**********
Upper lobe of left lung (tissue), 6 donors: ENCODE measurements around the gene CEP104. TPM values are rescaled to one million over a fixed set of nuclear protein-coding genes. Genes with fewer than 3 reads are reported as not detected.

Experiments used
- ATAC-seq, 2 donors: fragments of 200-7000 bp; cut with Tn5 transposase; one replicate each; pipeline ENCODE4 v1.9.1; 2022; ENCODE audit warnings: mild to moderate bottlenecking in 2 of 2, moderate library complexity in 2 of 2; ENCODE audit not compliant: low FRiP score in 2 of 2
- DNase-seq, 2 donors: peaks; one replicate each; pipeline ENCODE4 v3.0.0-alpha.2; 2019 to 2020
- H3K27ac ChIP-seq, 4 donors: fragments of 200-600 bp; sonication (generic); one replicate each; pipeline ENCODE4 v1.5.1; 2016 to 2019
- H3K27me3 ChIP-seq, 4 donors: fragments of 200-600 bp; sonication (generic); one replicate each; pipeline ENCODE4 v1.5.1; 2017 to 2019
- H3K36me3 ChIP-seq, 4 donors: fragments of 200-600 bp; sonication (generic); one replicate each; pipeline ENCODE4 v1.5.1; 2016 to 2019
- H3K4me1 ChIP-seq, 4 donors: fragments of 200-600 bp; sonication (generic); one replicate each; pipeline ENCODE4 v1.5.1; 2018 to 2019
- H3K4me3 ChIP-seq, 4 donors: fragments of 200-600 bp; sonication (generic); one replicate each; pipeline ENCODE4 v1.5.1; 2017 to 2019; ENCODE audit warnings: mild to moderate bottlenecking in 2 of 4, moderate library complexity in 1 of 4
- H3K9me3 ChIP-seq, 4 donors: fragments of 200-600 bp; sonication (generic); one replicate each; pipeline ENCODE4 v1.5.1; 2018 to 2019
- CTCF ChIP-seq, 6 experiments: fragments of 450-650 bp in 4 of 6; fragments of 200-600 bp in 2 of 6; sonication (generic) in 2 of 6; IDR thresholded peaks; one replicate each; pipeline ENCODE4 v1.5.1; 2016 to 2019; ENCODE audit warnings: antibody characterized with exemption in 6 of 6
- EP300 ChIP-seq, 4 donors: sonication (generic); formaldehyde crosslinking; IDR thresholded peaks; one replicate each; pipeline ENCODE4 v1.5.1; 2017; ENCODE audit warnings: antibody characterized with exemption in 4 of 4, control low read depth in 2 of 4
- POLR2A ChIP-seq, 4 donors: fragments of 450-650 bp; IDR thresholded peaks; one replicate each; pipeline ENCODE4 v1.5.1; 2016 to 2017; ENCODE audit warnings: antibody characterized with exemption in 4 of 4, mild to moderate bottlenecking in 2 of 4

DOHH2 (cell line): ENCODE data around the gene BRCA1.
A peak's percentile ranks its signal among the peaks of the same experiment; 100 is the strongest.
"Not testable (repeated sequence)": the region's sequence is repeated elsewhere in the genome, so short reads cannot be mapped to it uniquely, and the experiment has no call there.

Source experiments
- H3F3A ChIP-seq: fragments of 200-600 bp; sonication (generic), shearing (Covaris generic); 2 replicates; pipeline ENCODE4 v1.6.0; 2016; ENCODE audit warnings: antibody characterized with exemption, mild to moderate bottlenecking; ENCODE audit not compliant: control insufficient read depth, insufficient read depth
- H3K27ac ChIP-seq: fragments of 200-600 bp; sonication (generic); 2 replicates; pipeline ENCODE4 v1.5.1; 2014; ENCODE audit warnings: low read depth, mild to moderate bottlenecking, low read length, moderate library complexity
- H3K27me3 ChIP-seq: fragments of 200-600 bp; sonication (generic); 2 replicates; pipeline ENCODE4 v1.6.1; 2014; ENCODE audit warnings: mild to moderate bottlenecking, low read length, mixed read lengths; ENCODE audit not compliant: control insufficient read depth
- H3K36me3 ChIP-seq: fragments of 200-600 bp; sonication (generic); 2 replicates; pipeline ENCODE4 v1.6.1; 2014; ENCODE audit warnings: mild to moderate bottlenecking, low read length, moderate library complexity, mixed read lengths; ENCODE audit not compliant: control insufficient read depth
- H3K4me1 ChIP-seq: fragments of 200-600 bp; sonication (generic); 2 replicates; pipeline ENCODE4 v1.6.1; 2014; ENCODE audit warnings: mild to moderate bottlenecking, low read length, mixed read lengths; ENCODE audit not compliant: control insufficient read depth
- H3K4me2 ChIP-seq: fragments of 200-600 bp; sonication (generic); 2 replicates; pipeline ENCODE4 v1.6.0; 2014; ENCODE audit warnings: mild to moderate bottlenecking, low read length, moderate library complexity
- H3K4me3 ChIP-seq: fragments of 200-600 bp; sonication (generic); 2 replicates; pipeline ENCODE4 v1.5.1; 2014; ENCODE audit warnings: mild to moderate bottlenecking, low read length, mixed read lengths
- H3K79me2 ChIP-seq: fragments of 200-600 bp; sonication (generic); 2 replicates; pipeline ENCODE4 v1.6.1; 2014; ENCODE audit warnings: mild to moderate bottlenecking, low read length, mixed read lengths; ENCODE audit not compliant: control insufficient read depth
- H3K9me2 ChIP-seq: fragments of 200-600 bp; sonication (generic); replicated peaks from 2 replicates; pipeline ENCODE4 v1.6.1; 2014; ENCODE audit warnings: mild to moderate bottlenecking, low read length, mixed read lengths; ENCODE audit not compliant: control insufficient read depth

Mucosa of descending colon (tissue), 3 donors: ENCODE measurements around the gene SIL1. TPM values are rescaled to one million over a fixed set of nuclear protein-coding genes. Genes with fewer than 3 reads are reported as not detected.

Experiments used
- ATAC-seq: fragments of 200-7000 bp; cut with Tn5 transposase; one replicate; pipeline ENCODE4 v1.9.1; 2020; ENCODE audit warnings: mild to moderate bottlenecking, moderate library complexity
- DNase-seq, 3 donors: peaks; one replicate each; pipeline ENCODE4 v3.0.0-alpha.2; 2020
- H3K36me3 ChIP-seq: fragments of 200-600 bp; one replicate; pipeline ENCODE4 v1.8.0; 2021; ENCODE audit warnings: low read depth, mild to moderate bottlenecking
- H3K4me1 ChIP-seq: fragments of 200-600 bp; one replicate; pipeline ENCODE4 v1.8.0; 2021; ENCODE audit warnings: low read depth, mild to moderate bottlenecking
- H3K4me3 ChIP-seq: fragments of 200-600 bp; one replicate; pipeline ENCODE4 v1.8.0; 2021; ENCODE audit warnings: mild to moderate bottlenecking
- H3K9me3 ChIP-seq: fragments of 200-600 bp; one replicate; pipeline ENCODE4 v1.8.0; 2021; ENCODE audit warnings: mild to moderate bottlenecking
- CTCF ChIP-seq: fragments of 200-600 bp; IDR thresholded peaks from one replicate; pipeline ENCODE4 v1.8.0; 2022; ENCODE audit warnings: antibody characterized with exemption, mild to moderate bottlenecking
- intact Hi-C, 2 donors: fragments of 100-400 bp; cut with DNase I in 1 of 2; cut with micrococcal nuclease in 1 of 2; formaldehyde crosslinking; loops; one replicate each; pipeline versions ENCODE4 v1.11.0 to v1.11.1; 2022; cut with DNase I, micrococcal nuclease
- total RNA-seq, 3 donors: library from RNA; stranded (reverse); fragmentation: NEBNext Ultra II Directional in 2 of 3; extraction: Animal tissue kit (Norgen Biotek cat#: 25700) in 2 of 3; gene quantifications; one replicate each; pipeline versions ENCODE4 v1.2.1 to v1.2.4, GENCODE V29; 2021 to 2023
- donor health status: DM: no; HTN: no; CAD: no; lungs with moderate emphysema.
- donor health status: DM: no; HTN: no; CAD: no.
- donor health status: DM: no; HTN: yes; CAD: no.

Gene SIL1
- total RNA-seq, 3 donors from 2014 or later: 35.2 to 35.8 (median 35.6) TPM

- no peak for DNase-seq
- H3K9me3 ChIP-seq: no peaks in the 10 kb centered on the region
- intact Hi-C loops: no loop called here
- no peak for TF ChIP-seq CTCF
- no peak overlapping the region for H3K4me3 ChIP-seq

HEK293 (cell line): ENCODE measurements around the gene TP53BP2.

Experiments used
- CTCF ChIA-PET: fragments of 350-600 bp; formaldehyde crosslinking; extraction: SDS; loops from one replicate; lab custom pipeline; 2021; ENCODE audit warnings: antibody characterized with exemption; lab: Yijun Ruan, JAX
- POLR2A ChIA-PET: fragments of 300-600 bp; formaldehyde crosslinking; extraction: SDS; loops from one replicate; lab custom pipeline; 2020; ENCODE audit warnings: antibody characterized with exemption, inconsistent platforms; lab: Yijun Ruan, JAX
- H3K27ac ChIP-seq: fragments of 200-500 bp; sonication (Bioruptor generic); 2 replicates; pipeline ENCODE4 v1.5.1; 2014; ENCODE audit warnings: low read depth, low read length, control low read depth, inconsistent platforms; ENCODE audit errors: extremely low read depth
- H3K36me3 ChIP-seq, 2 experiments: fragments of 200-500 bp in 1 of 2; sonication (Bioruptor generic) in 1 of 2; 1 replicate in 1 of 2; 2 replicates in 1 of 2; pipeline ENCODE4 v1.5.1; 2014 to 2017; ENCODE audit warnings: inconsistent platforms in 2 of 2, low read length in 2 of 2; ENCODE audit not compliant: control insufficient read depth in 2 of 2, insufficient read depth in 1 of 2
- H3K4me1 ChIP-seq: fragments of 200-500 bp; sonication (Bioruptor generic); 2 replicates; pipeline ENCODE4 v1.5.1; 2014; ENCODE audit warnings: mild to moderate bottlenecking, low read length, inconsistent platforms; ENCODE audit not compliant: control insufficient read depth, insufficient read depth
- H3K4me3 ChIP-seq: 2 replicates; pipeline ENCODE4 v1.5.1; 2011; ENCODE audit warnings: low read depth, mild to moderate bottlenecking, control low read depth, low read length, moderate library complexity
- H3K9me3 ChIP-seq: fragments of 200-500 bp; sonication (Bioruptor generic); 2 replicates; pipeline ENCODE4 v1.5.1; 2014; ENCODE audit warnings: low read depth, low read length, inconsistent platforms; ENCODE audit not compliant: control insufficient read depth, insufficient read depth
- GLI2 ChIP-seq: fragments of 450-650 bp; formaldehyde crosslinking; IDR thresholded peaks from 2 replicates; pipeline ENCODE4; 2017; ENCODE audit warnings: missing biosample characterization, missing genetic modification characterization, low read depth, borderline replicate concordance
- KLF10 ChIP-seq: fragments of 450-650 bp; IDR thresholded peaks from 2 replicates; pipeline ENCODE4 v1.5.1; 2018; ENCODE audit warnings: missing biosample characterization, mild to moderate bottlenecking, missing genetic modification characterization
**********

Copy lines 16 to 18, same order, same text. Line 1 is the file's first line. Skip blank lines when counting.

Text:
"Not testable (repeated sequence)": the region's sequence is repeated elsewhere in the genome, so short reads cannot be mapped to it uniquely, and the experiment has no call there.

Source experiments
- H3F3A ChIP-seq: fragments of 200-600 bp; sonication (generic), shearing (Covaris generic); 2 replicates; pipeline ENCODE4 v1.6.0; 2016; ENCODE audit warnings: antibody characterized with exemption, mild to moderate bottlenecking; ENCODE audit not compliant: control insufficient read depth, insufficient read depth